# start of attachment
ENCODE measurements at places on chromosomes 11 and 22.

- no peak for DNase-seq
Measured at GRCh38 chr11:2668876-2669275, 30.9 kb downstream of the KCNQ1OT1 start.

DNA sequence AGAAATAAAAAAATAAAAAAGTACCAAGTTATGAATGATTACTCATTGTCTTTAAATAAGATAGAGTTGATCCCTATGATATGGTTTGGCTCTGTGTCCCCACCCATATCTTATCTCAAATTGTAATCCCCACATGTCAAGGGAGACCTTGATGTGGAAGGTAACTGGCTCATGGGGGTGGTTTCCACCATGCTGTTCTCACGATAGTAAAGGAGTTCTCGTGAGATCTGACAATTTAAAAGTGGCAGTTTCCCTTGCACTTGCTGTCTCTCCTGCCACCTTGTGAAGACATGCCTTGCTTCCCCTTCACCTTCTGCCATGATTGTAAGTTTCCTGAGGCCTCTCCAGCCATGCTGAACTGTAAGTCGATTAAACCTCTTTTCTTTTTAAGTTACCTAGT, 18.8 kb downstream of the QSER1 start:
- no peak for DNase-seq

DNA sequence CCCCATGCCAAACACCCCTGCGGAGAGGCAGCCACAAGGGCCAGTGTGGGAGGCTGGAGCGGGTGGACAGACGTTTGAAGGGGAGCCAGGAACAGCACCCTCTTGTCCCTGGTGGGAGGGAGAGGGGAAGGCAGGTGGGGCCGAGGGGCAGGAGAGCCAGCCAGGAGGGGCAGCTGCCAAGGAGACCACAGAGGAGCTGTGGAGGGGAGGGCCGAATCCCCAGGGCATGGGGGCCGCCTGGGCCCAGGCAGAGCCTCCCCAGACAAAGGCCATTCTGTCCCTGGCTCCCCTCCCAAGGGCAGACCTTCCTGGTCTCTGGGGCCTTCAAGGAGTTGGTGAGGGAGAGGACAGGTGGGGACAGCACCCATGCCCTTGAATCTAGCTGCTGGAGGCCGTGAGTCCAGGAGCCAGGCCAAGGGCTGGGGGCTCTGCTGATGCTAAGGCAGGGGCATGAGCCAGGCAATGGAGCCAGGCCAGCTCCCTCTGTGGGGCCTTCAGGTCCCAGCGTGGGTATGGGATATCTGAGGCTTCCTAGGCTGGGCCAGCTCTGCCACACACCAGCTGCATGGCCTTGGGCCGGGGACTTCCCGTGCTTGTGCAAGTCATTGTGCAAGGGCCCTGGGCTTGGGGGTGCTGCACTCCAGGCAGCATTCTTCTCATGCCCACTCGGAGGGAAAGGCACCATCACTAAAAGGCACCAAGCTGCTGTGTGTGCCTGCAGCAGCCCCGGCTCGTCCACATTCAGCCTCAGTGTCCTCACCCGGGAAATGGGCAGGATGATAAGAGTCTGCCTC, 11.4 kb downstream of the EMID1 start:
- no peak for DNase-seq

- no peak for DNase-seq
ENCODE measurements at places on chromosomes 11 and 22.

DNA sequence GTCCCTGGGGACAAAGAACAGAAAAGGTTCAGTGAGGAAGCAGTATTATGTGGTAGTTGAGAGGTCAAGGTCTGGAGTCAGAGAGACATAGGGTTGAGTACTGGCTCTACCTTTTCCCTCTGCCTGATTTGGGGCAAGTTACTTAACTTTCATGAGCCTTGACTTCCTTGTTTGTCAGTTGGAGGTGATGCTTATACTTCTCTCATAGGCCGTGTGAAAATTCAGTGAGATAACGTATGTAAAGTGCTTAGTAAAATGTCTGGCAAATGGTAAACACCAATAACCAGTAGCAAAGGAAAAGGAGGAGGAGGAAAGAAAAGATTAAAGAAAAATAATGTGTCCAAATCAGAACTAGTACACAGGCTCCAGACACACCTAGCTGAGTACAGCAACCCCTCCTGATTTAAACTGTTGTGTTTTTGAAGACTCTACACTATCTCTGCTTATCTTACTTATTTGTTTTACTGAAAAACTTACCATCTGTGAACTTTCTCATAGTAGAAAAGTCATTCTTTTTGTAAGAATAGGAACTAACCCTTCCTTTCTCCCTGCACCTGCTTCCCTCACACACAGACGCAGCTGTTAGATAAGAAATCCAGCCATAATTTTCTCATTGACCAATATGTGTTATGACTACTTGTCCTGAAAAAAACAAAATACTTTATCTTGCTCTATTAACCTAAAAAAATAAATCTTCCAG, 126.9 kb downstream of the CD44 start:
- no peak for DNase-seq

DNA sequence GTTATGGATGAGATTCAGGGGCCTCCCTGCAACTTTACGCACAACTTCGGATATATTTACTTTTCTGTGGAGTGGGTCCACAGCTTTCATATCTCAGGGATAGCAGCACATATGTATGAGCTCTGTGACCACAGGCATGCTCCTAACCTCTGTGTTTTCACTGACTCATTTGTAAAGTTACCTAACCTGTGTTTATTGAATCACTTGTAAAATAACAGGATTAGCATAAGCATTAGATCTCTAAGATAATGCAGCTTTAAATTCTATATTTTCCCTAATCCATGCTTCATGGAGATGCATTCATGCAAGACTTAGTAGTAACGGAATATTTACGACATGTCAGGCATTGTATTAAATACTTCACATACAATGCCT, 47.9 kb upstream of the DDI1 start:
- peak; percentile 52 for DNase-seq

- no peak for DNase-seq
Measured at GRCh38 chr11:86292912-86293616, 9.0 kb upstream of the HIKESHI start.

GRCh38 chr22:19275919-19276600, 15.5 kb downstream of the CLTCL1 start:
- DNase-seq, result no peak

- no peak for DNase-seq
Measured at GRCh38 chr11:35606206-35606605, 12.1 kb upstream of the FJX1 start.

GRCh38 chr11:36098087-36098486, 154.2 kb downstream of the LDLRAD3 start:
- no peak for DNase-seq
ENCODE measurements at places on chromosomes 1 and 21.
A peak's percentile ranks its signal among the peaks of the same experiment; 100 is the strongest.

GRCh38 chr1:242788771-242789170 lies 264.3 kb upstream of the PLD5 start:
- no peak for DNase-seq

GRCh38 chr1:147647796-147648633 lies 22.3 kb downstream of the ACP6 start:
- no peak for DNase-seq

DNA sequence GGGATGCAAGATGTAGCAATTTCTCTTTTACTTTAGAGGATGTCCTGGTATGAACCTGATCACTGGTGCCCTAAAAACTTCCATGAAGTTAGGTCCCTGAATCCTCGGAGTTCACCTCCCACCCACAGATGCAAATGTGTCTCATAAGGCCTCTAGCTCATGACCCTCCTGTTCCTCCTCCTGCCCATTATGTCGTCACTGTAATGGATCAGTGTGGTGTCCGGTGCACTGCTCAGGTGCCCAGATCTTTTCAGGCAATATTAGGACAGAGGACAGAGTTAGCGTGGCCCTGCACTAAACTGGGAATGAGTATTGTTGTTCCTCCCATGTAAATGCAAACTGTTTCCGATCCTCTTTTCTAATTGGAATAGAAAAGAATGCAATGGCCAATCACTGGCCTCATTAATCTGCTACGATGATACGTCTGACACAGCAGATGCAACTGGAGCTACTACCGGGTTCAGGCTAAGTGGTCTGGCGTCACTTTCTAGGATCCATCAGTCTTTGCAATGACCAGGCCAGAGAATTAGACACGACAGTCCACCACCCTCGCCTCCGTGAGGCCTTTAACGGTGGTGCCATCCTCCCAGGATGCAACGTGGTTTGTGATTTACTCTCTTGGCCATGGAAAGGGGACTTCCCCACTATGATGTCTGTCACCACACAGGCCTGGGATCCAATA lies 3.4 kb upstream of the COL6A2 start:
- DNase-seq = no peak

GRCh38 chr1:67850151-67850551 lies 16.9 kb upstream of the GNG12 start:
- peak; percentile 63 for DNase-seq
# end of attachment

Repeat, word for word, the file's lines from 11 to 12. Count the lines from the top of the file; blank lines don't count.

- no peak for DNase-seq

DNA sequence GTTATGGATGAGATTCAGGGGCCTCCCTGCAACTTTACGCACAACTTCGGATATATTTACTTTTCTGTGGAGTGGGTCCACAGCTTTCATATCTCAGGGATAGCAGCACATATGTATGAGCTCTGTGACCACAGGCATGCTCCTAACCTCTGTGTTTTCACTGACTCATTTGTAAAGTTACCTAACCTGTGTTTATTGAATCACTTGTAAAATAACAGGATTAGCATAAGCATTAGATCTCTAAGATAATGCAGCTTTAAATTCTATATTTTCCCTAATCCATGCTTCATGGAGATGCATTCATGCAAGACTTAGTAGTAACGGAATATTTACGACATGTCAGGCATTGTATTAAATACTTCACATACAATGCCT, 47.9 kb upstream of the DDI1 start: